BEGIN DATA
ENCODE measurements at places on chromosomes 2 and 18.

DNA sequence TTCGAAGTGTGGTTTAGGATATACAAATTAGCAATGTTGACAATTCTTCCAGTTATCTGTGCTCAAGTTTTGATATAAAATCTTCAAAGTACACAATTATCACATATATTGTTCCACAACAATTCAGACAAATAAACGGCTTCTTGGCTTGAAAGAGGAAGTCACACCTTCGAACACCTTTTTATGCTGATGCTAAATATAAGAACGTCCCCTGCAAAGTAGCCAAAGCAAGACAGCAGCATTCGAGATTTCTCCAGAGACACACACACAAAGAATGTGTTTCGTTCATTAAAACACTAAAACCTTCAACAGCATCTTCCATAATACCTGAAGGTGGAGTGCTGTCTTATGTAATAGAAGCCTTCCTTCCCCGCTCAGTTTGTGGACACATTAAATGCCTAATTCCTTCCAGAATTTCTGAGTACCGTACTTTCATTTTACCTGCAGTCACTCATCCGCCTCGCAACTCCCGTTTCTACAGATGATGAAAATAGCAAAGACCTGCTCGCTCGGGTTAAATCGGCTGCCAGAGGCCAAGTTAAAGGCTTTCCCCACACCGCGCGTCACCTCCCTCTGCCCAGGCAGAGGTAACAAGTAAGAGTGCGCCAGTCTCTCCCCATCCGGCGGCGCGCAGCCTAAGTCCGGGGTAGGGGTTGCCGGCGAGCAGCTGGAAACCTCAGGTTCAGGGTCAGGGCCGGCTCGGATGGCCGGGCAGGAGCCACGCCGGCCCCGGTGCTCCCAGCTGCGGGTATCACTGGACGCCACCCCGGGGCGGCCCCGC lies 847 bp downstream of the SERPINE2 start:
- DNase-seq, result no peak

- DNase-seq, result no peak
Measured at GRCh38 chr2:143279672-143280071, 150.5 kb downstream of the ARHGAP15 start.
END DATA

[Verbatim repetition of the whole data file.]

ENCODE measurements at places on chromosomes 2 and 18.

DNA sequence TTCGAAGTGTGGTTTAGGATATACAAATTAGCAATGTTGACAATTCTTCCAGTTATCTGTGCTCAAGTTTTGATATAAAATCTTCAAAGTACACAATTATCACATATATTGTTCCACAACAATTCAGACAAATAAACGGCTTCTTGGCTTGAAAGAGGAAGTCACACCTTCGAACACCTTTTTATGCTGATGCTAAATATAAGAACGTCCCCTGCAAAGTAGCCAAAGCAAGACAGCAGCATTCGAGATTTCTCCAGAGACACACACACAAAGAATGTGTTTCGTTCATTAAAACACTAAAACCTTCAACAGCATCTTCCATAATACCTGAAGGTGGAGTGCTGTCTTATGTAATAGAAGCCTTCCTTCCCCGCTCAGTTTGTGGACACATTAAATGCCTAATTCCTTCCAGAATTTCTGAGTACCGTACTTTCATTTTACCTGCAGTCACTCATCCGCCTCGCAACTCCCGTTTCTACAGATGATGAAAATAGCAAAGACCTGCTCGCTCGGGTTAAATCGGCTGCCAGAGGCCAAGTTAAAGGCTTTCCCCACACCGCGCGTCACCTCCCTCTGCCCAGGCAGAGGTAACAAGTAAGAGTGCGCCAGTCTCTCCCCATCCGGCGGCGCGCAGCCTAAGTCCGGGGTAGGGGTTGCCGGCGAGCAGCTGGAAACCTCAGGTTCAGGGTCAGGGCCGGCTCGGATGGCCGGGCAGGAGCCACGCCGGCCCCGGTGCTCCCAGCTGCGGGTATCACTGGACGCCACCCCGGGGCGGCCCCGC lies 847 bp downstream of the SERPINE2 start:
- DNase-seq, result no peak

- DNase-seq, result no peak
Measured at GRCh38 chr2:143279672-143280071, 150.5 kb downstream of the ARHGAP15 start.